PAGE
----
Mer­ri­mack Phar­ma’s stock plunges (again) on its lat­est can­cer drug tri­al flop

Richard Pe­ters

Mer­ri­mack Phar­ma­ceu­ti­cals $MACK has an­oth­er los­er on its hands.

The drug MM-121 (serib­an­tum­ab) added to do­c­etax­el did not do any bet­ter than do­c­etax­el alone in im­prov­ing the pro­gres­sion-free sur­vival of pa­tients suf­fer­ing from non-small cell lung can­cer.

Mer­ri­mack’s stock, al­ready blight­ed by tri­al fail­ure, quick­ly plunged anew, drop­ping more than 30% on the lat­est set­back. The stock was trad­ing at around $3.50 mid-morn­ing. 

In the sum­mer of 2015 it was over $120.

The com­pa­ny is once again putting a drug on death watch as it re­views their ther­a­py’s prospects in an­oth­er mid-stage study for hereg­ulin pos­i­tive, hor­mone re­cep­tor pos­i­tive, ErbB2 (HER2) neg­a­tive, metasta­t­ic breast can­cer. The im­pli­ca­tion is that Mer­ri­mack may soon by a 1-drug com­pa­ny, which won’t im­prove in­vestors’ sat­is­fac­tion.

Last sum­mer the com­pa­ny buried MM-141 (is­ti­ra­tum­ab) af­ter it failed a Phase II pan­cre­at­ic can­cer study in which in­ves­ti­ga­tors paired it with nab-pa­cli­tax­el and gem­c­itabine against the stan­dard com­bo alone. The com­pa­ny said the drug flat failed on the pri­ma­ry and sec­ondary end­points, with noth­ing en­cour­ag­ing to re­port in the sub­group analy­sis.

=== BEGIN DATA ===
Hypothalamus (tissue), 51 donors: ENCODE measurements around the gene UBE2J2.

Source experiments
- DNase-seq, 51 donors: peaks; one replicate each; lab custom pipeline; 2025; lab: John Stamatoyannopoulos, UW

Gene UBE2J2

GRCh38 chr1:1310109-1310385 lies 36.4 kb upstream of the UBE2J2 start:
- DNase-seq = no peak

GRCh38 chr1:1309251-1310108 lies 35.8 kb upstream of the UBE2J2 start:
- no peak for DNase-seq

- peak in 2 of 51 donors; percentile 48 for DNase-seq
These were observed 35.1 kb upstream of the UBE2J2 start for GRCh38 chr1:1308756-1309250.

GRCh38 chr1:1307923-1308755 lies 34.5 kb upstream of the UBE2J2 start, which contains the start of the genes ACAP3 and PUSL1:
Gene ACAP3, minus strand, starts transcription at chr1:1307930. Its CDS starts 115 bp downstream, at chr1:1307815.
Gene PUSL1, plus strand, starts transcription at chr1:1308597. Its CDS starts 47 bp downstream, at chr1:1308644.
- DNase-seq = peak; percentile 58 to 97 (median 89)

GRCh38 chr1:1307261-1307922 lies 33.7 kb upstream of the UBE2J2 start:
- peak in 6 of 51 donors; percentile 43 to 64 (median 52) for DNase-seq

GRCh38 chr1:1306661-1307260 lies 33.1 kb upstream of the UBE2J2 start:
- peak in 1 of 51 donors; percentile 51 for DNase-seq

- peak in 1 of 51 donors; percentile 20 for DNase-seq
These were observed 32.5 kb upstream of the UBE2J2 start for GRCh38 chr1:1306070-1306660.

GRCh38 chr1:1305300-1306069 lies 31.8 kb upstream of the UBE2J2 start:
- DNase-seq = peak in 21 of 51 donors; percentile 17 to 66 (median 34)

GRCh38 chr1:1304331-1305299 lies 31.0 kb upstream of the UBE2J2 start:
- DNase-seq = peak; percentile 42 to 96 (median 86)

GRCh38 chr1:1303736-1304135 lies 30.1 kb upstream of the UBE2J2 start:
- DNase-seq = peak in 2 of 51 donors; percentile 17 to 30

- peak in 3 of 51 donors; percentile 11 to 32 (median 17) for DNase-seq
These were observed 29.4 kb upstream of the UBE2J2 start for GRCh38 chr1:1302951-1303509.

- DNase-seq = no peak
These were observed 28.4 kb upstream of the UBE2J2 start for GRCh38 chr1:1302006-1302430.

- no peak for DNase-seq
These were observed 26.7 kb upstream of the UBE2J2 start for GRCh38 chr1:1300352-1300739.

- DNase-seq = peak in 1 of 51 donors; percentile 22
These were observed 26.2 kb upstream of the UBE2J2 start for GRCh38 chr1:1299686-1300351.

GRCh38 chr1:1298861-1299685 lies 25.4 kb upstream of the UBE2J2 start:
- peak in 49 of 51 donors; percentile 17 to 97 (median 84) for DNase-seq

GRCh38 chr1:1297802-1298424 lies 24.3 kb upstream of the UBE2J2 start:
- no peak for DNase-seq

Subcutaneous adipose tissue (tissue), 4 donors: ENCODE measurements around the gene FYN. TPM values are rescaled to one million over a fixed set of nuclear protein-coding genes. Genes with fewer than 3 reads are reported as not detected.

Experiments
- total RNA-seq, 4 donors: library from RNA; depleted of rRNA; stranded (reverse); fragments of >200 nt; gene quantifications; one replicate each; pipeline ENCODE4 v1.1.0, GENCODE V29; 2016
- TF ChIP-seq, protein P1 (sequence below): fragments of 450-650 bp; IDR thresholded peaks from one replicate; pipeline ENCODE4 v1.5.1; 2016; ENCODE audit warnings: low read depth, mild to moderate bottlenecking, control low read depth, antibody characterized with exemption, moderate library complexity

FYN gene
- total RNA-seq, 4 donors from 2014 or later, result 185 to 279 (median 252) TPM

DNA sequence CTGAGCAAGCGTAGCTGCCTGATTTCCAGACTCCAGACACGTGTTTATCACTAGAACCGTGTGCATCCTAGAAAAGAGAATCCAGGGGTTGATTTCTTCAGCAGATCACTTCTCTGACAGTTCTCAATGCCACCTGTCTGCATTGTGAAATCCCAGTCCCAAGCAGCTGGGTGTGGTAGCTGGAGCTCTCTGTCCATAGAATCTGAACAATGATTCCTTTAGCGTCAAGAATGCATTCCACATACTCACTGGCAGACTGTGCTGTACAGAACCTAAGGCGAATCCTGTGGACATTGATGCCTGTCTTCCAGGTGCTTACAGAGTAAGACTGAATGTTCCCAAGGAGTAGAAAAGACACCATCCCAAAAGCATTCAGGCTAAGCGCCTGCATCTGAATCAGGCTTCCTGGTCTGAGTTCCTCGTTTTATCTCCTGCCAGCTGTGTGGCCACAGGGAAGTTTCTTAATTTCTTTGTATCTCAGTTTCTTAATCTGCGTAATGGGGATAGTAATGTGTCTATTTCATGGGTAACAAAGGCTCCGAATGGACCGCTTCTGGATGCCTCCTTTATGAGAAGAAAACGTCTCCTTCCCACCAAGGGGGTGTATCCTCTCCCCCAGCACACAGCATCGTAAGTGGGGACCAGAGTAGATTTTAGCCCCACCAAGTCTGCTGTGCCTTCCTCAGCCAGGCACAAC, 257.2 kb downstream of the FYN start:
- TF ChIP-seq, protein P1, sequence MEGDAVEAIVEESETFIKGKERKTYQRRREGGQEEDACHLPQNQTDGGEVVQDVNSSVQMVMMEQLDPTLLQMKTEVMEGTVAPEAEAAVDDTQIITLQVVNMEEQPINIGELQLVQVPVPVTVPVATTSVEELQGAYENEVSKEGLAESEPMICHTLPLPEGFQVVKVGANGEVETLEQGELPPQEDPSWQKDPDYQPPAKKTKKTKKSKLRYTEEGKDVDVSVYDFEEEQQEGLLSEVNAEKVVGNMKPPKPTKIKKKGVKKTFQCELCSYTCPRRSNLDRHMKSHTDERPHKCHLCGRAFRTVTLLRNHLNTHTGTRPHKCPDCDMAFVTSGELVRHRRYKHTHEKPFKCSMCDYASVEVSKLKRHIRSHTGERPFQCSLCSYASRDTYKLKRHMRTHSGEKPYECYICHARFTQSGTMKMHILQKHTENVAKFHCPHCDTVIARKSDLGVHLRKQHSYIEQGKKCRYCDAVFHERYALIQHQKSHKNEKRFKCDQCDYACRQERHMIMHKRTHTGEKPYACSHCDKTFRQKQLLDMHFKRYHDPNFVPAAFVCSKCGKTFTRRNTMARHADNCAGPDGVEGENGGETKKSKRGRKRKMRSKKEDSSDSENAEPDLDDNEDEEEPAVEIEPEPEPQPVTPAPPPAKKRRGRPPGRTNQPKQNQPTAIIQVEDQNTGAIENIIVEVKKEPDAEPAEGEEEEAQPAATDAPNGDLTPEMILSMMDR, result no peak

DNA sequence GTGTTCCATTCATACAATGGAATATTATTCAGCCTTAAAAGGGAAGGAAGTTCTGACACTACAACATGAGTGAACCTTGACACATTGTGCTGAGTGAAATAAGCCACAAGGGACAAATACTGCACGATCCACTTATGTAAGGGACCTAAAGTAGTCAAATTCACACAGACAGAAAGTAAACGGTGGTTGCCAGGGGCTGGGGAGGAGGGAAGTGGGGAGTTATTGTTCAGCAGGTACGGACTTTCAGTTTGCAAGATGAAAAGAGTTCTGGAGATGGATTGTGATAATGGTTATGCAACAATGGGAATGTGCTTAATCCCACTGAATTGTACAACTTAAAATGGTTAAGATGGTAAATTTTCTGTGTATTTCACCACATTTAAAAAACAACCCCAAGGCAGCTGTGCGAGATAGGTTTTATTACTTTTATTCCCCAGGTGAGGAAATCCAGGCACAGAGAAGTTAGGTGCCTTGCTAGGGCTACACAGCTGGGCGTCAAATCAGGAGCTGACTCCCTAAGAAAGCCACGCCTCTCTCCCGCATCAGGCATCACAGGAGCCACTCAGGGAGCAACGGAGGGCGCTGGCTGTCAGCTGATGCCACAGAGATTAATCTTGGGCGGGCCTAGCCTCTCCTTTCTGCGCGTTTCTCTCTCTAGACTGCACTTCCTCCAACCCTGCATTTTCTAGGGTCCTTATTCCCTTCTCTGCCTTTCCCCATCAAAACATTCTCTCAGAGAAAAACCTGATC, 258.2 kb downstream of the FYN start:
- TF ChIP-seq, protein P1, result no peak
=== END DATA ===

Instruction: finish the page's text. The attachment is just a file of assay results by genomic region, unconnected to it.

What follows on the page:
The com­pa­ny still has hopes for MM-310, though, two years af­ter it re­struc­tured and sold off its one com­mer­cial prod­uct.

“Our abil­i­ty to make a swift de­ci­sion re­gard­ing these re­sults is based on our de­vel­op­ment ap­proach of test­ing our tar­get­ed ther­a­pies in bio­mark­er-de­fined pa­tient pop­u­la­tions, which al­lows us to ac­cel­er­ate the time­frame need­ed to ob­tain clear da­ta read-outs,” said CEO Richard Pe­ters. “The da­ta pro­vide a de­fin­i­tive sig­nal that MM-121 does not im­prove clin­i­cal out­comes for pa­tients with non-small cell lung can­cer and, in line with this ef­fi­cient de­vel­op­ment strat­e­gy, we plan to look close­ly at the da­ta as we as­sess the con­tin­ued de­vel­op­ment of MM-121 and eval­u­ate our pipeline more broad­ly.”

Pi­o­neer­ing Click Chem­istry in Hu­mans

Reimagining cancer treatments

Cancer is a leading cause of death worldwide, accounting for nearly 10 million deaths in 2020, which is nearly one in six deaths. Recently, we have seen incredible advances in novel cancer therapies such as immune checkpoint inhibitors, cell therapies, and antibody-drug conjugates that have revamped cancer care and improved survival rates for patients.

Despite this significant progress in therapeutic targeting, why are we still seeing such a high mortality rate? The reason is that promising therapies are often limited by their therapeutic index, which is a measure of the effective dose of a drug, relative to its safety. If we could broaden the therapeutic indices of currently available medicines, it would revolutionize cancer treatments. We are still on the quest to find the ultimate cancer medicine – highly effective in several cancer types, safe, and precisely targeted to the tumor site.